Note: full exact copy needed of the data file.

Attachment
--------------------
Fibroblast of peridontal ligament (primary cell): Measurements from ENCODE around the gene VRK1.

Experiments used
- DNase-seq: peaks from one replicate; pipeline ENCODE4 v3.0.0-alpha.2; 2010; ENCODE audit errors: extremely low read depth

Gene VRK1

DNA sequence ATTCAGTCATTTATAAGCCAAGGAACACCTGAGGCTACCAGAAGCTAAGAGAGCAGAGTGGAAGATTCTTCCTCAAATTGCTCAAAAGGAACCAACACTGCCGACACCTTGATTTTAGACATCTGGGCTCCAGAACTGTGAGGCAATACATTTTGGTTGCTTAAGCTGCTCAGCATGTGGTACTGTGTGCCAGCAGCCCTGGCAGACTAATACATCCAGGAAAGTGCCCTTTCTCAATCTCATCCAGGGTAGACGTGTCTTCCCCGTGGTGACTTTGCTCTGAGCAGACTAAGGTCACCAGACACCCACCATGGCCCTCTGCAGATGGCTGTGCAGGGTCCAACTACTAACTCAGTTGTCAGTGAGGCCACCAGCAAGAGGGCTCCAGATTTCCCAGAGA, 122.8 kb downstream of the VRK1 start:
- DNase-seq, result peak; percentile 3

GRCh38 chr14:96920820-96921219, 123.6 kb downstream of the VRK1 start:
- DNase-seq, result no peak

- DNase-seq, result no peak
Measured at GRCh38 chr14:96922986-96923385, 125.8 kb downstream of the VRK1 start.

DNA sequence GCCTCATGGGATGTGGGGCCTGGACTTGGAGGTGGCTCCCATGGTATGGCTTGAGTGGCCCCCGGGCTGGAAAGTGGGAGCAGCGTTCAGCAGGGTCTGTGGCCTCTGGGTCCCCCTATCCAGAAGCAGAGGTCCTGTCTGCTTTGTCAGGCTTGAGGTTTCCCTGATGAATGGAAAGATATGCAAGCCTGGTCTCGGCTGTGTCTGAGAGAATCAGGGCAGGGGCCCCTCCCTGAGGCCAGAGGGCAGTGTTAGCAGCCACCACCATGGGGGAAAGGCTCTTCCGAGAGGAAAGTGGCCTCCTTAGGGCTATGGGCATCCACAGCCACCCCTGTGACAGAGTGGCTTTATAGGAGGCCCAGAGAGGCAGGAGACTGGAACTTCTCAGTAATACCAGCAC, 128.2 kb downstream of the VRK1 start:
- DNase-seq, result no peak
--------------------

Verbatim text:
Fibroblast of peridontal ligament (primary cell): Measurements from ENCODE around the gene VRK1.

Experiments used
- DNase-seq: peaks from one replicate; pipeline ENCODE4 v3.0.0-alpha.2; 2010; ENCODE audit errors: extremely low read depth

Gene VRK1

DNA sequence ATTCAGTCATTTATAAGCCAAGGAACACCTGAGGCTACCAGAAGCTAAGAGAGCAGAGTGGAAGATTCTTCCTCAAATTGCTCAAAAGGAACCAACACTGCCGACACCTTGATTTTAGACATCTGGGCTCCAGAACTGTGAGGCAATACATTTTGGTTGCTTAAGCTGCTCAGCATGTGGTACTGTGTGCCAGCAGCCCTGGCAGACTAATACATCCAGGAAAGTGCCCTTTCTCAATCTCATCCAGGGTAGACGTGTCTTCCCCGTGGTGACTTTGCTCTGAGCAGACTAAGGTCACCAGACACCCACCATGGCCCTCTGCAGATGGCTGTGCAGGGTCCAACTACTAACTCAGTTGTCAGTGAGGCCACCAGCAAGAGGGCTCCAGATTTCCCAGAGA, 122.8 kb downstream of the VRK1 start:
- DNase-seq, result peak; percentile 3

GRCh38 chr14:96920820-96921219, 123.6 kb downstream of the VRK1 start:
- DNase-seq, result no peak

- DNase-seq, result no peak
Measured at GRCh38 chr14:96922986-96923385, 125.8 kb downstream of the VRK1 start.

DNA sequence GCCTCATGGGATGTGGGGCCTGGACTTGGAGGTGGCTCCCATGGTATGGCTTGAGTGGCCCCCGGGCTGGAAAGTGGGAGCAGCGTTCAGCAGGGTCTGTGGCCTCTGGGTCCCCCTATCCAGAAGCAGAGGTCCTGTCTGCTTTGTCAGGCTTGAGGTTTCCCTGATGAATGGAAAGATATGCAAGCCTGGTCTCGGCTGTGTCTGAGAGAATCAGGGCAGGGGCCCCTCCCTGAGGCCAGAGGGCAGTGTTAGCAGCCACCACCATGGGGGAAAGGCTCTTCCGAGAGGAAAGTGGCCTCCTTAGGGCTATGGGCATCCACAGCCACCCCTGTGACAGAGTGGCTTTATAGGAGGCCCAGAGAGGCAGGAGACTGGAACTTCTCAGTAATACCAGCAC, 128.2 kb downstream of the VRK1 start:
- DNase-seq, result no peak